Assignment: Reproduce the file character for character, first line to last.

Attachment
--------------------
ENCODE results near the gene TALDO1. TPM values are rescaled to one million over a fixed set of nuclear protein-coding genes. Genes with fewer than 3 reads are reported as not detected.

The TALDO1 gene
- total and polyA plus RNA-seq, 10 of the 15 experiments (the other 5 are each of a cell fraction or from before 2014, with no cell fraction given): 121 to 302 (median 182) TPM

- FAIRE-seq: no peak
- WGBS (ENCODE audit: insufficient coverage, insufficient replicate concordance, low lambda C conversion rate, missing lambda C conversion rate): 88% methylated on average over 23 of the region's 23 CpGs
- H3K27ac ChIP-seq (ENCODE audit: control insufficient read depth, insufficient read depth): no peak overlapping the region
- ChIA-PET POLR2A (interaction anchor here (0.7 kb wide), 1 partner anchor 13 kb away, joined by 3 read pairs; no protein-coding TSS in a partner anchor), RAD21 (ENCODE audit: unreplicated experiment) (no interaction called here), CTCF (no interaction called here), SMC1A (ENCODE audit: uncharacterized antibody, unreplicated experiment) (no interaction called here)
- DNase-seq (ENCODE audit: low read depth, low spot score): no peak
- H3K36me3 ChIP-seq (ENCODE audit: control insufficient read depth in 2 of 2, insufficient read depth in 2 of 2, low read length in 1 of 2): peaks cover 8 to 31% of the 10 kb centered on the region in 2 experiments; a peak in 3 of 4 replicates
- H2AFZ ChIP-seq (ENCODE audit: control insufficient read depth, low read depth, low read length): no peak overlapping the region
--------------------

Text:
ENCODE results near the gene TALDO1. TPM values are rescaled to one million over a fixed set of nuclear protein-coding genes. Genes with fewer than 3 reads are reported as not detected.

The TALDO1 gene
- total and polyA plus RNA-seq, 10 of the 15 experiments (the other 5 are each of a cell fraction or from before 2014, with no cell fraction given): 121 to 302 (median 182) TPM

- FAIRE-seq: no peak
- WGBS (ENCODE audit: insufficient coverage, insufficient replicate concordance, low lambda C conversion rate, missing lambda C conversion rate): 88% methylated on average over 23 of the region's 23 CpGs
- H3K27ac ChIP-seq (ENCODE audit: control insufficient read depth, insufficient read depth): no peak overlapping the region
- ChIA-PET POLR2A (interaction anchor here (0.7 kb wide), 1 partner anchor 13 kb away, joined by 3 read pairs; no protein-coding TSS in a partner anchor), RAD21 (ENCODE audit: unreplicated experiment) (no interaction called here), CTCF (no interaction called here), SMC1A (ENCODE audit: uncharacterized antibody, unreplicated experiment) (no interaction called here)
- DNase-seq (ENCODE audit: low read depth, low spot score): no peak
- H3K36me3 ChIP-seq (ENCODE audit: control insufficient read depth in 2 of 2, insufficient read depth in 2 of 2, low read length in 1 of 2): peaks cover 8 to 31% of the 10 kb centered on the region in 2 experiments; a peak in 3 of 4 replicates
- H2AFZ ChIP-seq (ENCODE audit: control insufficient read depth, low read depth, low read length): no peak overlapping the region